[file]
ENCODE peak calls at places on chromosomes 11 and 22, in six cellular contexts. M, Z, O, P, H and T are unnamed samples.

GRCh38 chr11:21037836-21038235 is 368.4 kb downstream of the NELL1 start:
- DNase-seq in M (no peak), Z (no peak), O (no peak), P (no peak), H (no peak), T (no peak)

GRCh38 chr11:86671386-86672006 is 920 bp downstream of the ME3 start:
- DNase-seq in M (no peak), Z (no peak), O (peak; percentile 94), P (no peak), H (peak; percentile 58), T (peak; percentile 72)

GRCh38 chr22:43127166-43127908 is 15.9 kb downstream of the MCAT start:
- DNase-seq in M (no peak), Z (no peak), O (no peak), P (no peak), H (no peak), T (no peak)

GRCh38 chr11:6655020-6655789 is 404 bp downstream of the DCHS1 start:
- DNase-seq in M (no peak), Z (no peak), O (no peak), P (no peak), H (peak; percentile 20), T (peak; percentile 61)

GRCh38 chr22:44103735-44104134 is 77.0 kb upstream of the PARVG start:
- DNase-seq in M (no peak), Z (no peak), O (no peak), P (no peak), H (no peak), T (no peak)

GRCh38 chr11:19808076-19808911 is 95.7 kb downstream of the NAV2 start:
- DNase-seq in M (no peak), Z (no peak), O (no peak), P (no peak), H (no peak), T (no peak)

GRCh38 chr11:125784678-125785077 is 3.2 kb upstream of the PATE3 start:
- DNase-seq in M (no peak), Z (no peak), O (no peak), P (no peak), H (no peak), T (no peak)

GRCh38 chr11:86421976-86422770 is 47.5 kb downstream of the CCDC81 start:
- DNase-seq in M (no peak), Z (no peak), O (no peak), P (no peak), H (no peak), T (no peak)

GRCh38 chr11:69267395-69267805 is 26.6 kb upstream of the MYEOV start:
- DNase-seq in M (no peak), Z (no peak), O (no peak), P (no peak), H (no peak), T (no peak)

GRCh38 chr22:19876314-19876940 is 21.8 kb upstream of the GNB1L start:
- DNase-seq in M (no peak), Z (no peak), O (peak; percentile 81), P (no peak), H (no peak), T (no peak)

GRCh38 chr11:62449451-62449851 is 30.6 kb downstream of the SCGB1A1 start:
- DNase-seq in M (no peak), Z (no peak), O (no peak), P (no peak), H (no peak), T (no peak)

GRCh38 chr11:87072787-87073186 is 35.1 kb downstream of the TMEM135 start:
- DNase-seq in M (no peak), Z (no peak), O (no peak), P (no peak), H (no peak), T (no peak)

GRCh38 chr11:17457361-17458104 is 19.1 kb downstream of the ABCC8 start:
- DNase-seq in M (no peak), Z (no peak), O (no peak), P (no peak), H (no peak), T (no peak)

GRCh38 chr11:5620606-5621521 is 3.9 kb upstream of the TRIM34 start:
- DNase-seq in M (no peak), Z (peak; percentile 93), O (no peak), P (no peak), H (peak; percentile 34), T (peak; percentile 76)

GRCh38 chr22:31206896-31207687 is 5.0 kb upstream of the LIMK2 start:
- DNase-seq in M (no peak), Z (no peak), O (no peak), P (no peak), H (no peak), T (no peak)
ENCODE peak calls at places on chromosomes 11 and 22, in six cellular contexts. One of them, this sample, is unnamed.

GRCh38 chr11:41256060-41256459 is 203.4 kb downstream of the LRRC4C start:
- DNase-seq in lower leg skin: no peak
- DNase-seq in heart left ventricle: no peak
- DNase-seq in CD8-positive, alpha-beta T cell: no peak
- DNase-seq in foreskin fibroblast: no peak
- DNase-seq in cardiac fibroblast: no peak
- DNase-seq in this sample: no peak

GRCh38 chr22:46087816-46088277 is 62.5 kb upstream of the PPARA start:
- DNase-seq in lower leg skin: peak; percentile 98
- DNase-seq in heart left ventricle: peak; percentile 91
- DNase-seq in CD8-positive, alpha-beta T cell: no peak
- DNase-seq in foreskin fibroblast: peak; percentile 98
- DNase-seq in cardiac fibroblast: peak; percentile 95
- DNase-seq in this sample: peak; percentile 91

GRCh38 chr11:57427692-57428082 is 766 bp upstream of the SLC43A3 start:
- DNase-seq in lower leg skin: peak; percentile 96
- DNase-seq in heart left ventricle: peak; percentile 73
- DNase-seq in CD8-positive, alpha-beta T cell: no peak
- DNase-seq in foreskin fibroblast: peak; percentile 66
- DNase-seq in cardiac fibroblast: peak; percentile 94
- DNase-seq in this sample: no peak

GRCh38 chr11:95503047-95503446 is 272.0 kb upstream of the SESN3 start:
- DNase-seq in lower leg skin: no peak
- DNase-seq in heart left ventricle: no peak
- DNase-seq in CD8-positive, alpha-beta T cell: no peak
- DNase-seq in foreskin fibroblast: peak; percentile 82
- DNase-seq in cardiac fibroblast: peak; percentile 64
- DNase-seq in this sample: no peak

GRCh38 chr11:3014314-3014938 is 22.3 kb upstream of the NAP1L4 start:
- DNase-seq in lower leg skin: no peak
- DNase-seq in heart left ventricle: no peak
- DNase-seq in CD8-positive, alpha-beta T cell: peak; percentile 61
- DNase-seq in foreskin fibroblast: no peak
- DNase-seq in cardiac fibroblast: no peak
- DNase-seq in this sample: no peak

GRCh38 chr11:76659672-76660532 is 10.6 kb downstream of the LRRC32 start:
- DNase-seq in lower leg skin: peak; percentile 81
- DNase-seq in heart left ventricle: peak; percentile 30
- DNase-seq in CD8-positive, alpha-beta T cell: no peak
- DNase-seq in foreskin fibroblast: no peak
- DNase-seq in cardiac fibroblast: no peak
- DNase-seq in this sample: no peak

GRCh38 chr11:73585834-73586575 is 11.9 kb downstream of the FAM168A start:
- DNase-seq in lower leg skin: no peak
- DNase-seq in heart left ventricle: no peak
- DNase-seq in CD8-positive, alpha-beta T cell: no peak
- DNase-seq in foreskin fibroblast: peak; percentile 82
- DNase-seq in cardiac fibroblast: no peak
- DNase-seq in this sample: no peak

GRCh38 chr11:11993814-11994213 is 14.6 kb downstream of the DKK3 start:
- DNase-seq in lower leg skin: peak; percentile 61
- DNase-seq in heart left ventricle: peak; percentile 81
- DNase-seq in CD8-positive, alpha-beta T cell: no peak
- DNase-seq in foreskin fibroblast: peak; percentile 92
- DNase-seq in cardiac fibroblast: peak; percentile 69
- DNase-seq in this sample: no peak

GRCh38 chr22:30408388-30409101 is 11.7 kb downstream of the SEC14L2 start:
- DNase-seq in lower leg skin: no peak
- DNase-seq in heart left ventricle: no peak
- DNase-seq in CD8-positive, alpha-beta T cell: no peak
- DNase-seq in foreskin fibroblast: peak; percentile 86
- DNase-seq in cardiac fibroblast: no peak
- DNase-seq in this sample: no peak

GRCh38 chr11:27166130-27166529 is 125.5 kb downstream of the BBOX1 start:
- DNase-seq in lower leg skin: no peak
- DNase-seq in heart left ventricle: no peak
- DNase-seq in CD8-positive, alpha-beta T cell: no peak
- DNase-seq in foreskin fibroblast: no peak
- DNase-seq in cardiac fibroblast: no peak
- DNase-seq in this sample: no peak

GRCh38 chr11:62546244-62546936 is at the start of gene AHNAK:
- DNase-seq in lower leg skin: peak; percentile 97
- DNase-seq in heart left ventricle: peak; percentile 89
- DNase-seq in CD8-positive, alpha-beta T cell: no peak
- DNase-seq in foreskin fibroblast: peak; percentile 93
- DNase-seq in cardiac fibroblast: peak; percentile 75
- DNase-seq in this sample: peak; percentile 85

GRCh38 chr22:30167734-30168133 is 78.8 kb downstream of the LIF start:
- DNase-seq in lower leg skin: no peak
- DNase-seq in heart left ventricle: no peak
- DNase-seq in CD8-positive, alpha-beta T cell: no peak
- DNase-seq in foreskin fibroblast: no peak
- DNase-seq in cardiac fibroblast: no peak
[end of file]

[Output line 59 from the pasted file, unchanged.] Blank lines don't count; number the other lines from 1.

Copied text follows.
- DNase-seq in cardiac fibroblast: peak; percentile 64